PLYMOUTH — In its Caregiving in the U.S. report, AARP estimates that 39.8 million family members provided unpaid care to adults in 2014 and 2015. The Centers for Disease Control reports that over half of caregivers indicated that a decline in their health compromises their ability to provide care.
Caring for a senior loved one is both rewarding and challenging. Family caregivers need to remember that it is important to take necessary breaks and practice self-care to ensure they continue to find joy in their role.
Respite care is the transfer of primary caregiving responsibilities to another person, typically a professional caregiver, relative or friend, in order for primary caregivers to receive temporary relief. Respite care can take many forms, some family caregivers choose to have someone take over for a few hours a week, or a few hours a day. Or, some schedule respite care for longer periods of time to accommodate a break or vacation.
This can be particularly important for those caring for a senior with a severe illness. A Stanford study, conducted with assistance from Comfort Keepers and Clear Care, found that for older family caregivers:
- Caring for a loved one with a mild illness generally leaves them in the same emotional state as their peers, generally greater than that of younger adults.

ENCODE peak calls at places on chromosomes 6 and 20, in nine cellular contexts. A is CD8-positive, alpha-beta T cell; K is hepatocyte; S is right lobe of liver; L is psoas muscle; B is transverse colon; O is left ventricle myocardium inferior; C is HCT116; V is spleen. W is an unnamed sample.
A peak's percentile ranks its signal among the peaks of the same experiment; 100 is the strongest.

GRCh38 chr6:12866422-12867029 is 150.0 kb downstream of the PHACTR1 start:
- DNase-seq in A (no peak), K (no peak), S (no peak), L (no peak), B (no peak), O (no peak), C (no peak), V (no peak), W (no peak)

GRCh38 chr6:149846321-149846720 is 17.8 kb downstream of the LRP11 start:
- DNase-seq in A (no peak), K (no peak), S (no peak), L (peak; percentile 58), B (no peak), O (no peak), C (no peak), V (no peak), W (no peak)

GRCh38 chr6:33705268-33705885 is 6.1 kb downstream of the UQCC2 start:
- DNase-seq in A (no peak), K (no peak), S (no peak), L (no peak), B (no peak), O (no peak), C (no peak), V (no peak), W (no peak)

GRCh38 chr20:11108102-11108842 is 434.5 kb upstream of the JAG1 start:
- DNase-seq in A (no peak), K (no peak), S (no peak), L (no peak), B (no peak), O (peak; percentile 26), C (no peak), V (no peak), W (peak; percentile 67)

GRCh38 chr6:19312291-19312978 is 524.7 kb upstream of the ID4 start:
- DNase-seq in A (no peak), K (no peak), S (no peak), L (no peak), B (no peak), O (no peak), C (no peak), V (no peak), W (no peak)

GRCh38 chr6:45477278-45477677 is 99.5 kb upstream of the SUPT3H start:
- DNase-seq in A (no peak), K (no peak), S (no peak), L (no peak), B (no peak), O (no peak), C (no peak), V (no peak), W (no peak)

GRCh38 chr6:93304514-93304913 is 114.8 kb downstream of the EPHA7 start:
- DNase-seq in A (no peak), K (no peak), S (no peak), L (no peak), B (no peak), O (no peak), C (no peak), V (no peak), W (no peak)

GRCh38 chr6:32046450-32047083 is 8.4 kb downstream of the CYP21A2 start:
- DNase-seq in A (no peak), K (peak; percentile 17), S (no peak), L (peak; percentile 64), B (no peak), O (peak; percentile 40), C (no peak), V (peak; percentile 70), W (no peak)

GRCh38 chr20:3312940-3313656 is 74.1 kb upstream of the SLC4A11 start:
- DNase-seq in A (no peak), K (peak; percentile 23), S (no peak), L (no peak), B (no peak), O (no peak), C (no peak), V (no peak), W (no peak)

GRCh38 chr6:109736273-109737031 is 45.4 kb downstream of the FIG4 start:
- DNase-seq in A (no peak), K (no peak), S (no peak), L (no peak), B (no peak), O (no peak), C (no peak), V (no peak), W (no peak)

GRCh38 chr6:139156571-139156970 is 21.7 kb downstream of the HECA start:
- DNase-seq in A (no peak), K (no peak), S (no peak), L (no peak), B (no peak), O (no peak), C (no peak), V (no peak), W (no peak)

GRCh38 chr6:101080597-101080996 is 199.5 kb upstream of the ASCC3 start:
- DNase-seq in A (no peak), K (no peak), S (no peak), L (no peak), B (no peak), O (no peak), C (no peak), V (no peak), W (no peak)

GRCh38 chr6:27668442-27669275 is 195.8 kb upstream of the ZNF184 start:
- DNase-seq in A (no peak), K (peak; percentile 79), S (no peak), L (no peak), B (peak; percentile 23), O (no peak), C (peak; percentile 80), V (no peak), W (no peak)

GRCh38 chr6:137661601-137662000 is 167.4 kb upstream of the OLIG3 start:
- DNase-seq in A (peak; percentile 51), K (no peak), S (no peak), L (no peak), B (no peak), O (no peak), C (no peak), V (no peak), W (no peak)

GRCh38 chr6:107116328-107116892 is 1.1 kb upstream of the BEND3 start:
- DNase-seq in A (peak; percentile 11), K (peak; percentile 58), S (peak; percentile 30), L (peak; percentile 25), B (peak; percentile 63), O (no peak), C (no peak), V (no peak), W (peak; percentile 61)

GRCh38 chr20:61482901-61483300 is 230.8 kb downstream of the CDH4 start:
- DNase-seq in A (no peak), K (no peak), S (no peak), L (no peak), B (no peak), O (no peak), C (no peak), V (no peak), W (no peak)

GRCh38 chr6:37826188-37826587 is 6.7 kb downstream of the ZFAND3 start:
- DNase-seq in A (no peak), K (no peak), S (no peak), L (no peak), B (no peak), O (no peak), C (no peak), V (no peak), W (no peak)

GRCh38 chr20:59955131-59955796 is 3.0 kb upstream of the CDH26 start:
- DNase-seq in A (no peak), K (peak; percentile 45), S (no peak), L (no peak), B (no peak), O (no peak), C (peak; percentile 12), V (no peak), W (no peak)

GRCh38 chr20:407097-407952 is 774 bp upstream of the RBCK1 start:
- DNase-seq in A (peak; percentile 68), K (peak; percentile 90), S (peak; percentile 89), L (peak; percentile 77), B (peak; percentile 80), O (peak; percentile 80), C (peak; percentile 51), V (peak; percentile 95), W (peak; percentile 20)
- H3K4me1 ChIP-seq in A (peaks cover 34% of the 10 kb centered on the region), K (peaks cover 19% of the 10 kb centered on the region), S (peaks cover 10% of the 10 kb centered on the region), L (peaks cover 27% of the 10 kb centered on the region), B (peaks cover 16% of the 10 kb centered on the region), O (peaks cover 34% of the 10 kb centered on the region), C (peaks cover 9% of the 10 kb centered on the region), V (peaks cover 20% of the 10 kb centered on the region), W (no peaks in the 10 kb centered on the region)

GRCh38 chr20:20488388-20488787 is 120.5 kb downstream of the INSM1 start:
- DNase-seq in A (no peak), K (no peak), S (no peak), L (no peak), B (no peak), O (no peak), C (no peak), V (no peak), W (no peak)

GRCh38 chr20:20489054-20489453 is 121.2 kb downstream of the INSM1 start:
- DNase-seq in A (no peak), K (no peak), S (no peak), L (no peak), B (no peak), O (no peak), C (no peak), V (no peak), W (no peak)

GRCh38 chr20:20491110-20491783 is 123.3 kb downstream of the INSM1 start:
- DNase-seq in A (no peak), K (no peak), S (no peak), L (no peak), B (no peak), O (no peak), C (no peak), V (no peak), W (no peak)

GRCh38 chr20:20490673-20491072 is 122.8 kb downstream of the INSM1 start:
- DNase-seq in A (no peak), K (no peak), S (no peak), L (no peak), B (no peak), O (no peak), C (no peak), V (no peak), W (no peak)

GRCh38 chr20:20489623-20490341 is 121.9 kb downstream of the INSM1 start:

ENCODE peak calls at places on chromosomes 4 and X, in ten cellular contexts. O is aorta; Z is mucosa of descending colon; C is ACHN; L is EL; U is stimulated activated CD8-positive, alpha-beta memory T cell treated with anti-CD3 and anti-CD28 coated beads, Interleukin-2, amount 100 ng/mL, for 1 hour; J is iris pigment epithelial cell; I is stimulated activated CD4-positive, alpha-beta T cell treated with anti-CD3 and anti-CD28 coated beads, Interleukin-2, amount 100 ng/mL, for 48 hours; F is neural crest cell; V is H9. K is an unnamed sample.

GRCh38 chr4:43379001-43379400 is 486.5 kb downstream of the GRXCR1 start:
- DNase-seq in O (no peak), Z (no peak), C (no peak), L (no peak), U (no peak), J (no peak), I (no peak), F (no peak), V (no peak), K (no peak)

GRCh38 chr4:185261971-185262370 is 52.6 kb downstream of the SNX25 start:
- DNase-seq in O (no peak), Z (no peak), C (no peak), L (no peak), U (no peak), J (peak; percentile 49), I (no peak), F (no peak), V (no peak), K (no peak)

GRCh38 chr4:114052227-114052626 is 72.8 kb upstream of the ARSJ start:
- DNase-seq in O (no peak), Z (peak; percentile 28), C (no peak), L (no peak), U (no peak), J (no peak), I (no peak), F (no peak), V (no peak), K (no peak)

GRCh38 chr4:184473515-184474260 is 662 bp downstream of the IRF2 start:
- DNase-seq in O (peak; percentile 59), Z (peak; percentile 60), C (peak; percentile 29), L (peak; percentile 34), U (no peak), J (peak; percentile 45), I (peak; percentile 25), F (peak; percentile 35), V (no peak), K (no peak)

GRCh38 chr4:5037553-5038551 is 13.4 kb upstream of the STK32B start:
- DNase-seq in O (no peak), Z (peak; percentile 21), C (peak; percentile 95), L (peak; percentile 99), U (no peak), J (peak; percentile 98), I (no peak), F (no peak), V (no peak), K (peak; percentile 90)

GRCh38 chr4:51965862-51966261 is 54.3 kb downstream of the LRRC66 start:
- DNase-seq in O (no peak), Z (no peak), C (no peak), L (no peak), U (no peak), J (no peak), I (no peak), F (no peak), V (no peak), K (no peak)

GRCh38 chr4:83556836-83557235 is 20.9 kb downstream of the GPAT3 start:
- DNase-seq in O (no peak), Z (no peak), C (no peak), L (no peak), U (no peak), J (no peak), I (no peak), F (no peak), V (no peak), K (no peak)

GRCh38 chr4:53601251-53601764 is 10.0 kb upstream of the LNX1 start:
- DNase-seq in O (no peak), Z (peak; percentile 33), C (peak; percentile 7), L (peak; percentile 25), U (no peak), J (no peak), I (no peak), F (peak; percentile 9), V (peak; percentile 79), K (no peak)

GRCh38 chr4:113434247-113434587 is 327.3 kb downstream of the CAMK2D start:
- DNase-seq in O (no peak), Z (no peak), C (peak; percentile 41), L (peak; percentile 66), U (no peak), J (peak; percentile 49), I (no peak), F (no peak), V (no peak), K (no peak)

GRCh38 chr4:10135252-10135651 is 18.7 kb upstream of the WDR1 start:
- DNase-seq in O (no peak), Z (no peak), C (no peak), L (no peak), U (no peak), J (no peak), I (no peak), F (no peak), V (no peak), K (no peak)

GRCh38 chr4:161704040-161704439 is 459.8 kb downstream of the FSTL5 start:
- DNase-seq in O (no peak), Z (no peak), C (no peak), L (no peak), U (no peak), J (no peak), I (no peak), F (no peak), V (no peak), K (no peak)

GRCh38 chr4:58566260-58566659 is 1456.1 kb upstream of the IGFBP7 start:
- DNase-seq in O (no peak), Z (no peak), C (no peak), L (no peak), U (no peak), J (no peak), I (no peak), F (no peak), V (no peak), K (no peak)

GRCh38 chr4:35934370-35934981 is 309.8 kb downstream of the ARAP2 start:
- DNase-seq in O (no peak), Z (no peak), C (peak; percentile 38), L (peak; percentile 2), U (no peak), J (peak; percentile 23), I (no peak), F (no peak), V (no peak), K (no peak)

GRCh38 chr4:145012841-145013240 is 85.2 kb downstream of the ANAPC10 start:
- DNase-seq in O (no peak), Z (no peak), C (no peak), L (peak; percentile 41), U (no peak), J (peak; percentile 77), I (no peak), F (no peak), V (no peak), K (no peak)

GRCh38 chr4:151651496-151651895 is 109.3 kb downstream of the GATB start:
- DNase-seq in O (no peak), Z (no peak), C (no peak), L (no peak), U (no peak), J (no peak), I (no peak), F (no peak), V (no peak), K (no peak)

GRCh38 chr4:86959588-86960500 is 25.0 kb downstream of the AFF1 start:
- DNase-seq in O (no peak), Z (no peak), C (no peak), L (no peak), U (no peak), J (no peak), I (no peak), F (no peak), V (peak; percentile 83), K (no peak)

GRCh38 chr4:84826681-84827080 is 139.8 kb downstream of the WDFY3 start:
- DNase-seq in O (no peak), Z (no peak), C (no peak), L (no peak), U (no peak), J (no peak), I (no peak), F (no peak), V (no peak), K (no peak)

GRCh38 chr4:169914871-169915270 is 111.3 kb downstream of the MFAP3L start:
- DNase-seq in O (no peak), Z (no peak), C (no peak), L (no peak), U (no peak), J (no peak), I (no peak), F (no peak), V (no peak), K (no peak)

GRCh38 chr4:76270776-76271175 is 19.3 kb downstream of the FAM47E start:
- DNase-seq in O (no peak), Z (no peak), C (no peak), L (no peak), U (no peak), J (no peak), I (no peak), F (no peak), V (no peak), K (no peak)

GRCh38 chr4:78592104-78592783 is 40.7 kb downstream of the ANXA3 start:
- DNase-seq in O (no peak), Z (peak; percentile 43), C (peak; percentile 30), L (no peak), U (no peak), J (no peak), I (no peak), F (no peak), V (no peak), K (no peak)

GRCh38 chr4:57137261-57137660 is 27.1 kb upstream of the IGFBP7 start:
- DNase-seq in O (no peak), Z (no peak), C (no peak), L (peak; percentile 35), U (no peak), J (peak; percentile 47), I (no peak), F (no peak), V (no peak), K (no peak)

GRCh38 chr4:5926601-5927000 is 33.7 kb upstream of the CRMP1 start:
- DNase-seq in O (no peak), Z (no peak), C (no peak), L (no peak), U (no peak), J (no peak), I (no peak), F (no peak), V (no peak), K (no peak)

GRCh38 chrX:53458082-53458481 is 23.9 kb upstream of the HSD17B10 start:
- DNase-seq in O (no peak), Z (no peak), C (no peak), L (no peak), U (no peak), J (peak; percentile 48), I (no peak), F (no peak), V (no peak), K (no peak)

- When responsible for a loved one with a severe illness, reported emotional well-being tended to be lower than those of their peers.
- The cause of a decrease in emotional well-being is attributed to caregiver’s inability to pursue their social goals and friendships.
The study identified the unique challenges and stressors family caregivers face. The results suggest that older people have higher emotional well-being than younger people, but not when they have a relative with a severe illness. Not all older people with ailing relatives have low well-being; rather, it depends on the severity of the relative's ailment.
Caring for a senior loved one can be fulfilling and can strengthen bonds within a family. But it’s important to recognize that being a family caregiver can come with feelings of loss, stress and physical strain. Caregivers risk their own health and wellbeing when they don’t account for their own needs or take a break when necessary, and respite care provides a convenient solution for many families.
Comfort Keepers Can Help
Trusting a loved one with someone else can be difficult, but with Comfort Keepers offers trained caregivers to stay with a loved one while a caregiver takes a break. Each client receives a custom care plans that aims to engage them in intellectual, physical and emotional exercises and activities. To learn more about in-home and respite services, contact Comfort Keepers by calling 603-536-6060, or visiting www.nhcomfortkeepers.com.